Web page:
On Sunday, New York Times columnist Nick Kristof had some pretty provocative things to say regarding “the world’s” (or, more realistically given the actual scope of the column, the Congolese) poor spend their money. To be fair, Kristof is not pulling things out of thin air. These ideas about the spending habits of the poor (and particularly of poor men) have been circulating for a while amongst development circles.
But does that mean that they are so black and white? William Easterly and Laura Frechi argue quite compellingly that there are larger social issues at play here. It’s not that parents think their kids aren’t “worth” the cost of a mosquito net, or that cell phones are a symbolic luxury item. Rather, it’s that there are more complex social forces at play, which we in the West refuse to take into account.
Living in Cato Manor for the past few days, I’ve noticed that nearly all of the families are headed by women, and men figure very infrequently into this landscape, unless one walks into a shebeen. But this not because the men are all irresponsible drunks. Rather, the men in Cato are generally migrant workers that cannot live close to their families. They frequent the shebeens at night both for recreation and for a social human interaction. I don’t blame them. In their situation, I’d be hard-pressed to say I wouldn’t do the same for some human connection. So where does this leave the mamas? In front of the TVs that blare all day long, in spite of the families’ tiny operating budgets. Everyone in Cato watches the soapies and they form a framework for conversation and connections amongst the mamas in Cato, not to mention some much-needed diversion after long days of work.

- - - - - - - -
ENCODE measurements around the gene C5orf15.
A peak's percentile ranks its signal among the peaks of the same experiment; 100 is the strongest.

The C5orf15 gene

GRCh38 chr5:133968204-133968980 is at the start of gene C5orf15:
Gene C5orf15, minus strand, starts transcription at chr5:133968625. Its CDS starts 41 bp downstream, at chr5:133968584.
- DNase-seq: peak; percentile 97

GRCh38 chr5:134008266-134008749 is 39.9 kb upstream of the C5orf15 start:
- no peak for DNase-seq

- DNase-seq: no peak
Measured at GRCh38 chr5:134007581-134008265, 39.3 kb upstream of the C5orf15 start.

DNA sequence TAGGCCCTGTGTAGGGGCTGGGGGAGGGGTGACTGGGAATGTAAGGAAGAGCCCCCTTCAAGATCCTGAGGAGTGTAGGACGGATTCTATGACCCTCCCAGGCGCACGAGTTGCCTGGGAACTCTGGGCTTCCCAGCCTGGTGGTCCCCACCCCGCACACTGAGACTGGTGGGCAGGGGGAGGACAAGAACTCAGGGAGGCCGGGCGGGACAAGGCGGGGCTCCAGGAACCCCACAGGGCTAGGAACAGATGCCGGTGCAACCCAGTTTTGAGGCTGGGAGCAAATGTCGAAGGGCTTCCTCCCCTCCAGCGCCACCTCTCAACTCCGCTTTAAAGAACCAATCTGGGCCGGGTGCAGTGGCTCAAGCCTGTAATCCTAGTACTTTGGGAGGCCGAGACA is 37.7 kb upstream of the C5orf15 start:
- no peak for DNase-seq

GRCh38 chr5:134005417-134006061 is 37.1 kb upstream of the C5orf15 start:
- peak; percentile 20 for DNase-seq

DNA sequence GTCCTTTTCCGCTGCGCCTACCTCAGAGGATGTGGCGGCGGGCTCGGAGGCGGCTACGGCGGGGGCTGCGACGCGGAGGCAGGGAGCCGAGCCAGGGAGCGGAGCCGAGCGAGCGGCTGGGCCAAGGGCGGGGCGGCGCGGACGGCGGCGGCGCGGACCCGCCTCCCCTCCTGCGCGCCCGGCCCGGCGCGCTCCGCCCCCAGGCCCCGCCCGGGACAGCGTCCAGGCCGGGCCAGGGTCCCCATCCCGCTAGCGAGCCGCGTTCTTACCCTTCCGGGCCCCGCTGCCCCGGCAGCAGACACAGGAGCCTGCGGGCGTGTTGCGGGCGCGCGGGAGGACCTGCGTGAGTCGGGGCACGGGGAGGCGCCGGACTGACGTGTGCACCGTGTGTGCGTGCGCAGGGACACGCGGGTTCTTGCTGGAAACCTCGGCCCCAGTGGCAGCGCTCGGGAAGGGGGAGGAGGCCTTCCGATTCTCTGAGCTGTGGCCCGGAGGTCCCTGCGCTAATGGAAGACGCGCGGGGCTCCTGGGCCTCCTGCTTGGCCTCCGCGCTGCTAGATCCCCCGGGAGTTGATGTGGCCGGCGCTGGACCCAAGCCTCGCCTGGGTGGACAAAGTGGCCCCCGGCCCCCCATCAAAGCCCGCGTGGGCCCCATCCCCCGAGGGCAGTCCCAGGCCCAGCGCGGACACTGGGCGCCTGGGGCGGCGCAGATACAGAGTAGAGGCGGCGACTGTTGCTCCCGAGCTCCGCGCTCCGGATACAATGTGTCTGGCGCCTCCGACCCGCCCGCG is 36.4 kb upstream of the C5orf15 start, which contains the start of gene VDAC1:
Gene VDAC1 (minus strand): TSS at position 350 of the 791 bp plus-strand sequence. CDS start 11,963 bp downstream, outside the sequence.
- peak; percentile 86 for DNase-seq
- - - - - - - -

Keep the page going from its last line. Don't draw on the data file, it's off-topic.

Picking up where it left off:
Although I agree with Kristof that poor folks sometimes spend unwisely, I can’t help but notice that we all do. It is only the poor that are so heavily penalized. Who are we to condemn the dust in their eyes before removing the plank from our own?